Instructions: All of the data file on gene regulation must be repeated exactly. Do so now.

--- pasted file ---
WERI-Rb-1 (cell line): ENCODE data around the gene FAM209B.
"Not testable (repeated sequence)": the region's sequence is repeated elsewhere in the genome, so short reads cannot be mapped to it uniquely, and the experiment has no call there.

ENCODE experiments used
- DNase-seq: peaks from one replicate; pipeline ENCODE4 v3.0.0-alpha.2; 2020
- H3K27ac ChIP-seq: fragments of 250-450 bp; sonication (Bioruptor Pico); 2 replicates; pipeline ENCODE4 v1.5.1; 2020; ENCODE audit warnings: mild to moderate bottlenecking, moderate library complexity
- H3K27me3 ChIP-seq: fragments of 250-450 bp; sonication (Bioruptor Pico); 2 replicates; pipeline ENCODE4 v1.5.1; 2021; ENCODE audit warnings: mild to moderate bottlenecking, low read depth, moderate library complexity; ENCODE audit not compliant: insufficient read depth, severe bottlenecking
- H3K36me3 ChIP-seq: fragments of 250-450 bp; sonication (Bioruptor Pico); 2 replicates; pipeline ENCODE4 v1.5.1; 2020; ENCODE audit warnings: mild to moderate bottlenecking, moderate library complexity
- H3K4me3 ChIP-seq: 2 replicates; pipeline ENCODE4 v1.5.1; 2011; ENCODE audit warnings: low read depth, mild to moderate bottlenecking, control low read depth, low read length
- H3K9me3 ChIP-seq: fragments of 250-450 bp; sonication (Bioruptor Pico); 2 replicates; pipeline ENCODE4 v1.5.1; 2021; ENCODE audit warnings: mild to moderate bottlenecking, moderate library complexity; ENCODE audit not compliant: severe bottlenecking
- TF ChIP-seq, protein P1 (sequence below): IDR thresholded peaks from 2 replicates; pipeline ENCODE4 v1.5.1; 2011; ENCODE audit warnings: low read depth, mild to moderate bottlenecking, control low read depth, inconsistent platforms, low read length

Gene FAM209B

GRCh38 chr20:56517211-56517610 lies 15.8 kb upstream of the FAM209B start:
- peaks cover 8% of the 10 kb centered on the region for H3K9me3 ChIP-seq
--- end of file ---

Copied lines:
WERI-Rb-1 (cell line): ENCODE data around the gene FAM209B.
"Not testable (repeated sequence)": the region's sequence is repeated elsewhere in the genome, so short reads cannot be mapped to it uniquely, and the experiment has no call there.

ENCODE experiments used
- DNase-seq: peaks from one replicate; pipeline ENCODE4 v3.0.0-alpha.2; 2020
- H3K27ac ChIP-seq: fragments of 250-450 bp; sonication (Bioruptor Pico); 2 replicates; pipeline ENCODE4 v1.5.1; 2020; ENCODE audit warnings: mild to moderate bottlenecking, moderate library complexity
- H3K27me3 ChIP-seq: fragments of 250-450 bp; sonication (Bioruptor Pico); 2 replicates; pipeline ENCODE4 v1.5.1; 2021; ENCODE audit warnings: mild to moderate bottlenecking, low read depth, moderate library complexity; ENCODE audit not compliant: insufficient read depth, severe bottlenecking
- H3K36me3 ChIP-seq: fragments of 250-450 bp; sonication (Bioruptor Pico); 2 replicates; pipeline ENCODE4 v1.5.1; 2020; ENCODE audit warnings: mild to moderate bottlenecking, moderate library complexity
- H3K4me3 ChIP-seq: 2 replicates; pipeline ENCODE4 v1.5.1; 2011; ENCODE audit warnings: low read depth, mild to moderate bottlenecking, control low read depth, low read length
- H3K9me3 ChIP-seq: fragments of 250-450 bp; sonication (Bioruptor Pico); 2 replicates; pipeline ENCODE4 v1.5.1; 2021; ENCODE audit warnings: mild to moderate bottlenecking, moderate library complexity; ENCODE audit not compliant: severe bottlenecking
- TF ChIP-seq, protein P1 (sequence below): IDR thresholded peaks from 2 replicates; pipeline ENCODE4 v1.5.1; 2011; ENCODE audit warnings: low read depth, mild to moderate bottlenecking, control low read depth, inconsistent platforms, low read length

Gene FAM209B

GRCh38 chr20:56517211-56517610 lies 15.8 kb upstream of the FAM209B start:
- peaks cover 8% of the 10 kb centered on the region for H3K9me3 ChIP-seq